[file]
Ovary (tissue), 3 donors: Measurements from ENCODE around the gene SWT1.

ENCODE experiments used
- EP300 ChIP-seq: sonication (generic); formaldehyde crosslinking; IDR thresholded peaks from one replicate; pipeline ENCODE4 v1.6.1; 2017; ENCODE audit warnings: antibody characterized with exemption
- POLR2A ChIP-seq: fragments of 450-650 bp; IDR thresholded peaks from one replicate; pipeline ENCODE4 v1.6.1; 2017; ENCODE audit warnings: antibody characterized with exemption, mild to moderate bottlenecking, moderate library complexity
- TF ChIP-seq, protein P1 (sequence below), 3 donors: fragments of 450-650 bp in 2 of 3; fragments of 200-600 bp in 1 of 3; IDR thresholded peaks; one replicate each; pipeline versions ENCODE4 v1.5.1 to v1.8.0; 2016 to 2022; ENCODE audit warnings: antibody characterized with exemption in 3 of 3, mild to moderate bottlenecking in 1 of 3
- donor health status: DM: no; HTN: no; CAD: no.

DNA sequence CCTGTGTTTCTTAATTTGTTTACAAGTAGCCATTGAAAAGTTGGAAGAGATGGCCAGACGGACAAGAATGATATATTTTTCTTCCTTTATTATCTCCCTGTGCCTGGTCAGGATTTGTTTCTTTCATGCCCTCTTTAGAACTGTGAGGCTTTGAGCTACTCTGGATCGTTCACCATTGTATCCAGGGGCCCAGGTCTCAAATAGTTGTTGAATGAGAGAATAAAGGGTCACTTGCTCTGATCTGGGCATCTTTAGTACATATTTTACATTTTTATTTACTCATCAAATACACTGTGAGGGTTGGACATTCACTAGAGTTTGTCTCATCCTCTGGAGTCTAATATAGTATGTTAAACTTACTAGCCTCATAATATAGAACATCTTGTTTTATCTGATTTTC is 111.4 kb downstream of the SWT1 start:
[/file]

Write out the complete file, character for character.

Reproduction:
Ovary (tissue), 3 donors: Measurements from ENCODE around the gene SWT1.

ENCODE experiments used
- EP300 ChIP-seq: sonication (generic); formaldehyde crosslinking; IDR thresholded peaks from one replicate; pipeline ENCODE4 v1.6.1; 2017; ENCODE audit warnings: antibody characterized with exemption
- POLR2A ChIP-seq: fragments of 450-650 bp; IDR thresholded peaks from one replicate; pipeline ENCODE4 v1.6.1; 2017; ENCODE audit warnings: antibody characterized with exemption, mild to moderate bottlenecking, moderate library complexity
- TF ChIP-seq, protein P1 (sequence below), 3 donors: fragments of 450-650 bp in 2 of 3; fragments of 200-600 bp in 1 of 3; IDR thresholded peaks; one replicate each; pipeline versions ENCODE4 v1.5.1 to v1.8.0; 2016 to 2022; ENCODE audit warnings: antibody characterized with exemption in 3 of 3, mild to moderate bottlenecking in 1 of 3
- donor health status: DM: no; HTN: no; CAD: no.

DNA sequence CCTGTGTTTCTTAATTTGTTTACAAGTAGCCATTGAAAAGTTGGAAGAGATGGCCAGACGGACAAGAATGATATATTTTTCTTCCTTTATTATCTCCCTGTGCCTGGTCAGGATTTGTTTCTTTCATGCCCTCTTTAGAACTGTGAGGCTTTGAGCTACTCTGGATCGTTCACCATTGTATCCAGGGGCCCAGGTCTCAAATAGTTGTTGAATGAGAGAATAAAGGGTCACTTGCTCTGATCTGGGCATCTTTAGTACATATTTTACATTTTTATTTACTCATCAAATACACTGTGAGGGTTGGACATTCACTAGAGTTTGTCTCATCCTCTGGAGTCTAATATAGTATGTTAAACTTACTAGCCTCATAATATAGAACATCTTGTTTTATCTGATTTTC is 111.4 kb downstream of the SWT1 start: